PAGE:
We address this letter to peacekeepers of all generations, and to all those who care about peace. For days, we have followed with understanding and sadness the loud protests in Bosnia and Herzegovina over the announced mass that is to be held in Sarajevo by the Archdiocese of Vrhbosna as part of this years' commemoration of the 75th anniversary of the surrender of the Axis powers near Bleiburg – which is to be organised by the Bleiburg Guard of Honour, under the auspices of the Croatian Parliament. We are concerned about peace in the region, achieved at great effort. We regret that the official messages coming from our country are not those of building trust, but that, after subdued celebrations of Victory Over Fascism Day and Europe Day, Croatia, a European Union member, has instead exported into Bosnia the discord of a politics that is too weak to break with the Ustasha greeting.

After we were informed by Austria that commemorating the deaths of members of the Ustasha and Chetnik armies as well as other collaborationists, we can all now better see, from a greater proximity, the details of the missed opportunities to confront the gradual acceptance of paying respect to representatives of the regime responsible for the genocide against Jews, Serbs, the Roma committed between 1941 and 1945, and for the eliminations of the left-wing partisans and their sympathisers of all nationalities, including many Croats. The consequences of the decision by the Croatian Parliament to declare 15 May a day of remembrance of the "Croatian victims of the struggle for freedom and independence" and to sponsor the commemoration, which does not only concern the murdered family members and captive mobilised soldiers killed in revenge, but also involves paying respect to criminals from the Jasenovac and other camps, who only unconditionally surrendered on that day. Uncritical victimisation of those killed at Bleiburg sends a message that in May 1945 only those people were killed whose sole crime was their love of their homeland. Such interpretations of the Second World War and the violence in its aftermath are not only historically incorrect, but exert a toxic influence over the contemporary society.

We agree with the opinion of brother Marko Oršolić, who wrote that: "It is unwise to hold a mass for the victims of Bleiburg if you have not shielded the faithful with social and physical distance from the virus of fascism." Our present is fraught with a confusing view of our past, and a peaceful and civilised future may be in question unless we have the intelligence, courage and strength to oppose the virus. It is not enough merely to remember the victims of fascism; it is essential to unmask fascism today – at our doorsteps and in our homes. We need the sense to articulate clearly, forthrightly and without guile, what we want to do and how to do it. We need the courage to embark on this and the strength to see it through.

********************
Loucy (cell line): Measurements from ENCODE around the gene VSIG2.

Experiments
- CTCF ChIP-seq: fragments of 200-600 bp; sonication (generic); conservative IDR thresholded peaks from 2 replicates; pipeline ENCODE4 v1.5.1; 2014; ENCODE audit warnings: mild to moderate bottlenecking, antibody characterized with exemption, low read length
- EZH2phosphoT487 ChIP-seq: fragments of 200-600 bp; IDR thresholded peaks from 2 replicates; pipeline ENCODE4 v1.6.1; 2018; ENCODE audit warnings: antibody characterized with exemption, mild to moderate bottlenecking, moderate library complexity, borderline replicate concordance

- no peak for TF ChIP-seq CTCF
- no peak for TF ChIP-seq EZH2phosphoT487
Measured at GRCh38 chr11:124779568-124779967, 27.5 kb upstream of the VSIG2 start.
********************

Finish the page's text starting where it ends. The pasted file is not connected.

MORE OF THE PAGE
Social reconciliation when it comes to the past is necessary. Attempts to falsify history do not help it. It needs to be openly said that the Bosnian-Herzegovinian and Croatian societies need the discussion about the Ustashe and the Partisans – but not discussion that boils down to who killed whom more, and when, which does not mean that conversation about the crimes committed should be dodged, but that such discussions should primarily concern themselves with what each group stood for, in what context, when, and how they operated and how they went about achieving it.

On this day, the day the World War Two battles in the then-Yugoslavia came to an end, we express our sadness for those who were killed, asking the governments, establishments, institutions, churches and media what they have done, are doing, and are going to do to critically reconsider the past and to pay their respects to the victims? Because everyone has the right to a grave and a quiet memorial among their kith and kin, but official tributes must not legitimise crime and contribute to political and ideological manipulations involving the victims. Finally, we ask ourselves, as well as everyone else: As humans, how do we recognise human suffering without denying the facts?

Documenta – Centre for dealing with the past


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